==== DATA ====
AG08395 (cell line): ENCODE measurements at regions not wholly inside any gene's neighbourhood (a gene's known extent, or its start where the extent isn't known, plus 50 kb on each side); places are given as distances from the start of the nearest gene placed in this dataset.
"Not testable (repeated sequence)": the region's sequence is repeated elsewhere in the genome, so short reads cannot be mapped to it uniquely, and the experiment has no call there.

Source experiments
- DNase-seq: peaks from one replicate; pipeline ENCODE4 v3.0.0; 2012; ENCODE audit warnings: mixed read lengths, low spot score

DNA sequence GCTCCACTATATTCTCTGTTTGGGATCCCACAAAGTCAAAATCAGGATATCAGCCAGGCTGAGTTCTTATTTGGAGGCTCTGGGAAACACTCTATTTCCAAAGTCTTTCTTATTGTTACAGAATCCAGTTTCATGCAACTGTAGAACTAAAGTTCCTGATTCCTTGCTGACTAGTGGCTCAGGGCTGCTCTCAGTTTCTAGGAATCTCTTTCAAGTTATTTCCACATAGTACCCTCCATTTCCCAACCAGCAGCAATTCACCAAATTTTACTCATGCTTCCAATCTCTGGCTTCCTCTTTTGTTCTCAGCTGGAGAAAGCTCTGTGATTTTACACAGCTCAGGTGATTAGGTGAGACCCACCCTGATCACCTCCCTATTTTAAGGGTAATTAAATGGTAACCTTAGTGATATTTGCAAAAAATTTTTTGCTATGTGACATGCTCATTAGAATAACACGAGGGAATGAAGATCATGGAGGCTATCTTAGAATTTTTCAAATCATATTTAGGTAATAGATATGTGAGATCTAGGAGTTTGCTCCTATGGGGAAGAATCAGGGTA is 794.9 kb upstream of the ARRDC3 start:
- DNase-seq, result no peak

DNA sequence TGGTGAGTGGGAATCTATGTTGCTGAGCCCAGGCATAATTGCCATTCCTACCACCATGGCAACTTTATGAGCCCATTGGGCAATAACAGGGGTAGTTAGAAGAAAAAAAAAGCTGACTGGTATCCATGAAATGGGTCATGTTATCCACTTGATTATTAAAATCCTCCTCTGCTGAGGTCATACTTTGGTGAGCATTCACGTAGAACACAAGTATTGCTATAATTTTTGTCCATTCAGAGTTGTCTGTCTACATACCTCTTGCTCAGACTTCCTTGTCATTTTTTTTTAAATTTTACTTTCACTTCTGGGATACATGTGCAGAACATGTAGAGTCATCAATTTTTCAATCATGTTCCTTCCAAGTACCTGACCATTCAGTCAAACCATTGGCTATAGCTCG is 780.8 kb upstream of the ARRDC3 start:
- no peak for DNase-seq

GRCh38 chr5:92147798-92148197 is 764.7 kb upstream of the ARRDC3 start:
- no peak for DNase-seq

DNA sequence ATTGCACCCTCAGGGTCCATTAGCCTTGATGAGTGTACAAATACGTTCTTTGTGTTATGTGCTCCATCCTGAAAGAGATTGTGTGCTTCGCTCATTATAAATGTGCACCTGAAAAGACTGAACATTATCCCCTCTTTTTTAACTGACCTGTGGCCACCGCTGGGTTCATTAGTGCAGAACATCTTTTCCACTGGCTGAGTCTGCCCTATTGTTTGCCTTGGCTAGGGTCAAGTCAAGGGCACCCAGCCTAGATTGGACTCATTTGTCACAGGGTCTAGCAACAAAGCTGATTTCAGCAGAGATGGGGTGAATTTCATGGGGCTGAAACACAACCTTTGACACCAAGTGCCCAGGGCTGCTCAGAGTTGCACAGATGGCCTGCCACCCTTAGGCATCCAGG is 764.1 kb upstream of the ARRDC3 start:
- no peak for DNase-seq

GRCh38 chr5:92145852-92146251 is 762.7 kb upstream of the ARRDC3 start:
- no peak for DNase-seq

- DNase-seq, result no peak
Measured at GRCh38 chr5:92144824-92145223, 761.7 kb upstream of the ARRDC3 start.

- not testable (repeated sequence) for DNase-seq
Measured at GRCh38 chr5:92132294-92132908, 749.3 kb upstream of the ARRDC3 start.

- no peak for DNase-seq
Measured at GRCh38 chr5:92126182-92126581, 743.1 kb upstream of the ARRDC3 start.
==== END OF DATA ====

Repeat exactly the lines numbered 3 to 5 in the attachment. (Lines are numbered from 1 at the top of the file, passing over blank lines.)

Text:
Source experiments
- DNase-seq: peaks from one replicate; pipeline ENCODE4 v3.0.0; 2012; ENCODE audit warnings: mixed read lengths, low spot score

DNA sequence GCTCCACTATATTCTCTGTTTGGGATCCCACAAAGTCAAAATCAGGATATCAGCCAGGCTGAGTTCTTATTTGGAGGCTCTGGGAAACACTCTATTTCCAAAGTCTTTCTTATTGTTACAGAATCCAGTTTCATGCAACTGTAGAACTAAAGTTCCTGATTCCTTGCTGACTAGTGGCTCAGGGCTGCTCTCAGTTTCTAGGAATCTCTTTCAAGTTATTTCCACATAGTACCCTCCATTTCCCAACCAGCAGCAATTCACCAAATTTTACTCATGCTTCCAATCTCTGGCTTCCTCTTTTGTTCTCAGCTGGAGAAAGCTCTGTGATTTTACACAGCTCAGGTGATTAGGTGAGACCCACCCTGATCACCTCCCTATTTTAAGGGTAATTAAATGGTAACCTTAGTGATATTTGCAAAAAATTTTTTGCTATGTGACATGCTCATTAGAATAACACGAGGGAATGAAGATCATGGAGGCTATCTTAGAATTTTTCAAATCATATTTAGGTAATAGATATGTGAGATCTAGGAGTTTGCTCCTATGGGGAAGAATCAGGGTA is 794.9 kb upstream of the ARRDC3 start: